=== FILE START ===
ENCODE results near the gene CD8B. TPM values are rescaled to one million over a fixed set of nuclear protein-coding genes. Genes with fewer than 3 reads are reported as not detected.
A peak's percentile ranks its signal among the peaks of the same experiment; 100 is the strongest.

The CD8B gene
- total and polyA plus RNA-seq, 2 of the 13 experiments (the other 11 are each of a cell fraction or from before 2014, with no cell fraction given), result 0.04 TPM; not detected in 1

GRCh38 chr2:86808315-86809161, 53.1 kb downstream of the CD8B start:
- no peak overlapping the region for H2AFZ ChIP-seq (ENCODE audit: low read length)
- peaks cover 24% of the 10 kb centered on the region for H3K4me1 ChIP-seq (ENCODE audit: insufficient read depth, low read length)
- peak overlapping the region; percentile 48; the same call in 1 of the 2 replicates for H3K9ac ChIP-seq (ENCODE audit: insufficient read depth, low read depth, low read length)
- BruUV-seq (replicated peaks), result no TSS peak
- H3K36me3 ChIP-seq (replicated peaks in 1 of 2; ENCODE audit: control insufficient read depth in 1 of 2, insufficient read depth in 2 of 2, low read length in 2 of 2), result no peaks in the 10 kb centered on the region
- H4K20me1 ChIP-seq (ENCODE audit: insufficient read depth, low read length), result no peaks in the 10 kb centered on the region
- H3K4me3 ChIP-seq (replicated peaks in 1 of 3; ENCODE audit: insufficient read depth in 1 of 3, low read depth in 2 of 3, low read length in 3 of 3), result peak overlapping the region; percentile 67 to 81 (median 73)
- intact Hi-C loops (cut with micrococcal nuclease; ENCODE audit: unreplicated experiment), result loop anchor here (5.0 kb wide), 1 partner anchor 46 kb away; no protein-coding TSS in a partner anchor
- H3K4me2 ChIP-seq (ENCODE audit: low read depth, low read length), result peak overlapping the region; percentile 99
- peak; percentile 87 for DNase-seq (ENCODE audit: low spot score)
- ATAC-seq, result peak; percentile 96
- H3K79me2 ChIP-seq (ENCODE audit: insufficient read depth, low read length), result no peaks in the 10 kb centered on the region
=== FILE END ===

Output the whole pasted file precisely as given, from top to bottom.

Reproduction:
ENCODE results near the gene CD8B. TPM values are rescaled to one million over a fixed set of nuclear protein-coding genes. Genes with fewer than 3 reads are reported as not detected.
A peak's percentile ranks its signal among the peaks of the same experiment; 100 is the strongest.

The CD8B gene
- total and polyA plus RNA-seq, 2 of the 13 experiments (the other 11 are each of a cell fraction or from before 2014, with no cell fraction given), result 0.04 TPM; not detected in 1

GRCh38 chr2:86808315-86809161, 53.1 kb downstream of the CD8B start:
- no peak overlapping the region for H2AFZ ChIP-seq (ENCODE audit: low read length)
- peaks cover 24% of the 10 kb centered on the region for H3K4me1 ChIP-seq (ENCODE audit: insufficient read depth, low read length)
- peak overlapping the region; percentile 48; the same call in 1 of the 2 replicates for H3K9ac ChIP-seq (ENCODE audit: insufficient read depth, low read depth, low read length)
- BruUV-seq (replicated peaks), result no TSS peak
- H3K36me3 ChIP-seq (replicated peaks in 1 of 2; ENCODE audit: control insufficient read depth in 1 of 2, insufficient read depth in 2 of 2, low read length in 2 of 2), result no peaks in the 10 kb centered on the region
- H4K20me1 ChIP-seq (ENCODE audit: insufficient read depth, low read length), result no peaks in the 10 kb centered on the region
- H3K4me3 ChIP-seq (replicated peaks in 1 of 3; ENCODE audit: insufficient read depth in 1 of 3, low read depth in 2 of 3, low read length in 3 of 3), result peak overlapping the region; percentile 67 to 81 (median 73)
- intact Hi-C loops (cut with micrococcal nuclease; ENCODE audit: unreplicated experiment), result loop anchor here (5.0 kb wide), 1 partner anchor 46 kb away; no protein-coding TSS in a partner anchor
- H3K4me2 ChIP-seq (ENCODE audit: low read depth, low read length), result peak overlapping the region; percentile 99
- peak; percentile 87 for DNase-seq (ENCODE audit: low spot score)
- ATAC-seq, result peak; percentile 96
- H3K79me2 ChIP-seq (ENCODE audit: insufficient read depth, low read length), result no peaks in the 10 kb centered on the region